Yahoo, Inc.

PHILADELPHIA – Per an order from a Philadelphia federal court, proceedings revolving around a renewed motion for summary judgment in a putative class action lawsuit against Yahoo, Inc. and its now-discontinued text message email alert service will move forward on a new timetable.

After a June 3 hearing, Judge Michael M. Baylson of the U.S. District Court for the Eastern District of Pennsylvania ruled a response from plaintiff Bill H. Dominguez on Yahoo’s renewed motion for summary judgment would be due by Oct. 11, with a reply from Yahoo due no later than Nov. 1.

Baylson further ruled affirmative expert reports necessary to support or oppose the motion, if any, shall be produced and served no later than July 15; that a date for a post-report expert’s deposition will be agreed upon by the parties on or before July 25; and any rebuttal expert report(s) shall be produced and served no later than Sept. 9.

Additionally, Baylson denied both Dominguez’s prior motion seeking to compel discovery from Yahoo related to the renewed motion for summary judgment, as well as Yahoo’s prior motion to permit written expert discovery, as moot. Baylson further noted the order was designated without prejudice, to the rights of either party to move for summary judgment at a later stage in this case.

Dominguez claims he received 27,809 texts from Yahoo after purchasing a cell phone that used the number of its previous owner, who had signed up for a text alert every time an email was received.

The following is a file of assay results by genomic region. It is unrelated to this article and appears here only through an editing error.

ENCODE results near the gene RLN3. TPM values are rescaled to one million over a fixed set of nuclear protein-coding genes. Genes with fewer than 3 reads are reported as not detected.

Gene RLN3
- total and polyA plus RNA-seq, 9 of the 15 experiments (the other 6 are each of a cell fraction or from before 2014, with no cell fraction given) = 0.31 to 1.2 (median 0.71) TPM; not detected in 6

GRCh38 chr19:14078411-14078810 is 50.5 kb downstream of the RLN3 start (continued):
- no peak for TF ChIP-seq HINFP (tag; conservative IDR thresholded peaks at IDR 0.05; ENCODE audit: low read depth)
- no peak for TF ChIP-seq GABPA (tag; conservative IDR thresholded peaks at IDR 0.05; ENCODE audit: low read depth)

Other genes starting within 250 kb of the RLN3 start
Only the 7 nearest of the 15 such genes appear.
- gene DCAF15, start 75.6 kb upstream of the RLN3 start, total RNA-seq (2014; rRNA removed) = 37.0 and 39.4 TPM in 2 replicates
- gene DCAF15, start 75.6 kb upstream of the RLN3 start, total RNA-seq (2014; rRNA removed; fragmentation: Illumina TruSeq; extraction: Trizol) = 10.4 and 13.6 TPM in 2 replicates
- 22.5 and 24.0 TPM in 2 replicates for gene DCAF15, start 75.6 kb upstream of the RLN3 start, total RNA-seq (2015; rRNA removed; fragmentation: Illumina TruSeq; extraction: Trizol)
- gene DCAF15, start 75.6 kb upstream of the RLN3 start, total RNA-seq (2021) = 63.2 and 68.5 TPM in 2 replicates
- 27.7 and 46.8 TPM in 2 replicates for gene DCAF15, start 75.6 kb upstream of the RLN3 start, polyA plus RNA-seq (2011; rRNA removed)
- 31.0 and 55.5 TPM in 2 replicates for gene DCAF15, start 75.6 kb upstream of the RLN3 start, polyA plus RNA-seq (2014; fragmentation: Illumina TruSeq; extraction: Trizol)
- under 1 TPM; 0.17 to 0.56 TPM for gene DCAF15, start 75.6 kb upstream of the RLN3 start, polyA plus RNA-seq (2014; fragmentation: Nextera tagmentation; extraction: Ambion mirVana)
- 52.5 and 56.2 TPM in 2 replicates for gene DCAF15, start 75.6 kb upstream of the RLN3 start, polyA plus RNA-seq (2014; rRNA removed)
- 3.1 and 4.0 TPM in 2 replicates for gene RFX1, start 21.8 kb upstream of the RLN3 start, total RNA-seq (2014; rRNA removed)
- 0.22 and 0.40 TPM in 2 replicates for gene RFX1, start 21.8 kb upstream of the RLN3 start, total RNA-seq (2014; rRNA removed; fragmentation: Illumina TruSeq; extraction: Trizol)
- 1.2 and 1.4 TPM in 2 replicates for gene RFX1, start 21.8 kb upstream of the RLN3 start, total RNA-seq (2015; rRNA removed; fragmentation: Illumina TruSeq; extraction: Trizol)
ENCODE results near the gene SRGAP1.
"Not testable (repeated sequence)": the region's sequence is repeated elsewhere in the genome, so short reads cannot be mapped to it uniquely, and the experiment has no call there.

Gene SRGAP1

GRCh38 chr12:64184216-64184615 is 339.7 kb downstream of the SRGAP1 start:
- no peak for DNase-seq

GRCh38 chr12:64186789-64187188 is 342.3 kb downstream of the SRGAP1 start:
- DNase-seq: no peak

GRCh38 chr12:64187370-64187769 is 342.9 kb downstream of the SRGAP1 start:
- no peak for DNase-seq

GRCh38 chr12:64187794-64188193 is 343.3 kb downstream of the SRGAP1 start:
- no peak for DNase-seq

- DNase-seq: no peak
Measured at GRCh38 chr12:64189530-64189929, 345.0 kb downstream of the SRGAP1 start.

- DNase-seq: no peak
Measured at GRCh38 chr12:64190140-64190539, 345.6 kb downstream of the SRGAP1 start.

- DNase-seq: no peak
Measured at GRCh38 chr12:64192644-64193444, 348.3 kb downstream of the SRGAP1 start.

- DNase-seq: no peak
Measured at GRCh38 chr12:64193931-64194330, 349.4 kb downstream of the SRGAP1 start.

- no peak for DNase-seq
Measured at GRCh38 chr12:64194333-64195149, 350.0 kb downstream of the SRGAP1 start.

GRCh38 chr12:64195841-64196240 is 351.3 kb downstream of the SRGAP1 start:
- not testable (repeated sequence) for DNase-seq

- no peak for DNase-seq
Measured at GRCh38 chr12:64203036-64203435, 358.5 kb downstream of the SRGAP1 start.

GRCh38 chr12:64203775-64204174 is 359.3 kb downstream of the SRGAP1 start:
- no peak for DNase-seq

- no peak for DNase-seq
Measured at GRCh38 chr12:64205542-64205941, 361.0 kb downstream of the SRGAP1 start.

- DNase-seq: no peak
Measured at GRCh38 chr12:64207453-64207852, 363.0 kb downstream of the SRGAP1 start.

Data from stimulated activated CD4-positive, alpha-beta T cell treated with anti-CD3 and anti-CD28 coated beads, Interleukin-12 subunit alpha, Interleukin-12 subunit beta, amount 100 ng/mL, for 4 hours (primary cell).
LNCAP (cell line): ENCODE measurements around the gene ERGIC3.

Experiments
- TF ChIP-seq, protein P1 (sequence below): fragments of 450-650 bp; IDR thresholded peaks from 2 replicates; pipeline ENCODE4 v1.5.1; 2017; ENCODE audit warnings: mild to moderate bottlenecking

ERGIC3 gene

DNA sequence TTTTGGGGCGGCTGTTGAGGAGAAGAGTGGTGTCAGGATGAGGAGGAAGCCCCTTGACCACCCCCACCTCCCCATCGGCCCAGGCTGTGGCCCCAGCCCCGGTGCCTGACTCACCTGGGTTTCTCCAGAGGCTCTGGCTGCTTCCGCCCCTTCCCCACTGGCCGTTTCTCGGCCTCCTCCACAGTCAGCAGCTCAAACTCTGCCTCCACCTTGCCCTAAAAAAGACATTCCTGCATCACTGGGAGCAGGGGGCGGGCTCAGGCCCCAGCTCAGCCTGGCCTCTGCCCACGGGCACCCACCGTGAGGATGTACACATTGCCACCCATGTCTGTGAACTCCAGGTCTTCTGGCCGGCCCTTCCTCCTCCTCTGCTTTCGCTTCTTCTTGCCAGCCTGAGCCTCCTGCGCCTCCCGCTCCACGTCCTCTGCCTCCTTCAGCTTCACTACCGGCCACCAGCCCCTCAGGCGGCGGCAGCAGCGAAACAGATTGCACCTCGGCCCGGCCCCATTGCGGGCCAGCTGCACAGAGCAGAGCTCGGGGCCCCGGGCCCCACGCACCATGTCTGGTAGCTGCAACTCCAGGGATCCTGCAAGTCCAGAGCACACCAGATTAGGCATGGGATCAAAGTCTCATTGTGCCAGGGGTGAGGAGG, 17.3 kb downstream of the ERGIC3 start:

Before filing this suit, Dominguez claims he contacted Yahoo to be taken off the text message alert, but was told because he was not the account holder of the email address registered to the phone, he couldn’t authorize a removal.

The text message alert service was discontinued in October 2013.

Dominguez filed his class action lawsuit under the TCPA, but it was dismissed after the district court found his definition of an auto-dialer – the device used to send him the text messages from Yahoo – wasn’t the same as the definition the TCPA used for an auto-dialer.

A July 2015 order updated the TCPA’s 1992 definition of an auto-dialer, which was as U.S. Court of Appeals for the Third Circuit Judge Thomas Ambro said, “A reflection of the times.” If the system had a “latent or potential capacity” to place auto-dialed calls, according to the order, the statutory definition would be satisfied.

Yahoo previously filed a motion for summary judgment in January, claiming their email SMS Service “has no latent or potential capacity to generate telephone numbers randomly or sequentially”, and was therefore entitled to summary judgment.

The plaintiff is represented by David A. Searles, Geoffrey H. Baskerville, John Soumilas, Mark D. Mailman, Lauren K.W. Brennan and James A. Francis of Francis & Mailman, in Philadelphia.

The defendant is represented by Brian T. Feeney, Lori Chang, Wendy Mantell and Ian C. Ballon of Greenberg Traurig, in both Philadelphia and Los Angeles.

U.S. District Court for the Eastern District of Pennsylvania case 2:13-cv-01887

From the Pennsylvania Record: Reach Courts Reporter Nicholas Malfitano at

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